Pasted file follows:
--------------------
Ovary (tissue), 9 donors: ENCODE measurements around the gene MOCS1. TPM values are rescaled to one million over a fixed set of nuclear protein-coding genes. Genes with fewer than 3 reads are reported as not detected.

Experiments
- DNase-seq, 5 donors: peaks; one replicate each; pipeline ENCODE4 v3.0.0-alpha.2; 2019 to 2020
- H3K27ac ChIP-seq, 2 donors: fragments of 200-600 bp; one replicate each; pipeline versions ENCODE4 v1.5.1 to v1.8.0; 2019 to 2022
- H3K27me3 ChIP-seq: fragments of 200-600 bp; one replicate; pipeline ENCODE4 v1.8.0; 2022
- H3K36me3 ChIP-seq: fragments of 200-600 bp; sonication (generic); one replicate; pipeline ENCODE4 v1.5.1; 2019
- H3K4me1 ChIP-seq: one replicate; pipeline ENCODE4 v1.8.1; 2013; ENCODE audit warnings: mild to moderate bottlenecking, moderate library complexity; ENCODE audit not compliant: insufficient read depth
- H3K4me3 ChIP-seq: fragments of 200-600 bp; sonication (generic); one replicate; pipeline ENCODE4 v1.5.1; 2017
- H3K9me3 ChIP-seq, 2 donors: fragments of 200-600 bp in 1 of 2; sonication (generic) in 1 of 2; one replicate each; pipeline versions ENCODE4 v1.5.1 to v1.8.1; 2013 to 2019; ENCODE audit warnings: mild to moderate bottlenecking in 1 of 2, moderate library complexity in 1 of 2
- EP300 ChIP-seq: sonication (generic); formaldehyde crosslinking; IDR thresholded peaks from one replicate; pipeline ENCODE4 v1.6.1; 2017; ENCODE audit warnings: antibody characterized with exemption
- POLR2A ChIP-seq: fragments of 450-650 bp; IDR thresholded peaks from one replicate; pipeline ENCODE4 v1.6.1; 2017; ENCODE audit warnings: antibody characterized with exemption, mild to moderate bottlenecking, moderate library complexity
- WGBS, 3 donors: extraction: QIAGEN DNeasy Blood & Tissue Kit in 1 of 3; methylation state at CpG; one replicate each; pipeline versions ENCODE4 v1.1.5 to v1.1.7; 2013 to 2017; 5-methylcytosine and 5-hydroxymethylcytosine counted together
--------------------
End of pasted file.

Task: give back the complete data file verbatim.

Ovary (tissue), 9 donors: ENCODE measurements around the gene MOCS1. TPM values are rescaled to one million over a fixed set of nuclear protein-coding genes. Genes with fewer than 3 reads are reported as not detected.

Experiments
- DNase-seq, 5 donors: peaks; one replicate each; pipeline ENCODE4 v3.0.0-alpha.2; 2019 to 2020
- H3K27ac ChIP-seq, 2 donors: fragments of 200-600 bp; one replicate each; pipeline versions ENCODE4 v1.5.1 to v1.8.0; 2019 to 2022
- H3K27me3 ChIP-seq: fragments of 200-600 bp; one replicate; pipeline ENCODE4 v1.8.0; 2022
- H3K36me3 ChIP-seq: fragments of 200-600 bp; sonication (generic); one replicate; pipeline ENCODE4 v1.5.1; 2019
- H3K4me1 ChIP-seq: one replicate; pipeline ENCODE4 v1.8.1; 2013; ENCODE audit warnings: mild to moderate bottlenecking, moderate library complexity; ENCODE audit not compliant: insufficient read depth
- H3K4me3 ChIP-seq: fragments of 200-600 bp; sonication (generic); one replicate; pipeline ENCODE4 v1.5.1; 2017
- H3K9me3 ChIP-seq, 2 donors: fragments of 200-600 bp in 1 of 2; sonication (generic) in 1 of 2; one replicate each; pipeline versions ENCODE4 v1.5.1 to v1.8.1; 2013 to 2019; ENCODE audit warnings: mild to moderate bottlenecking in 1 of 2, moderate library complexity in 1 of 2
- EP300 ChIP-seq: sonication (generic); formaldehyde crosslinking; IDR thresholded peaks from one replicate; pipeline ENCODE4 v1.6.1; 2017; ENCODE audit warnings: antibody characterized with exemption
- POLR2A ChIP-seq: fragments of 450-650 bp; IDR thresholded peaks from one replicate; pipeline ENCODE4 v1.6.1; 2017; ENCODE audit warnings: antibody characterized with exemption, mild to moderate bottlenecking, moderate library complexity
- WGBS, 3 donors: extraction: QIAGEN DNeasy Blood & Tissue Kit in 1 of 3; methylation state at CpG; one replicate each; pipeline versions ENCODE4 v1.1.5 to v1.1.7; 2013 to 2017; 5-methylcytosine and 5-hydroxymethylcytosine counted together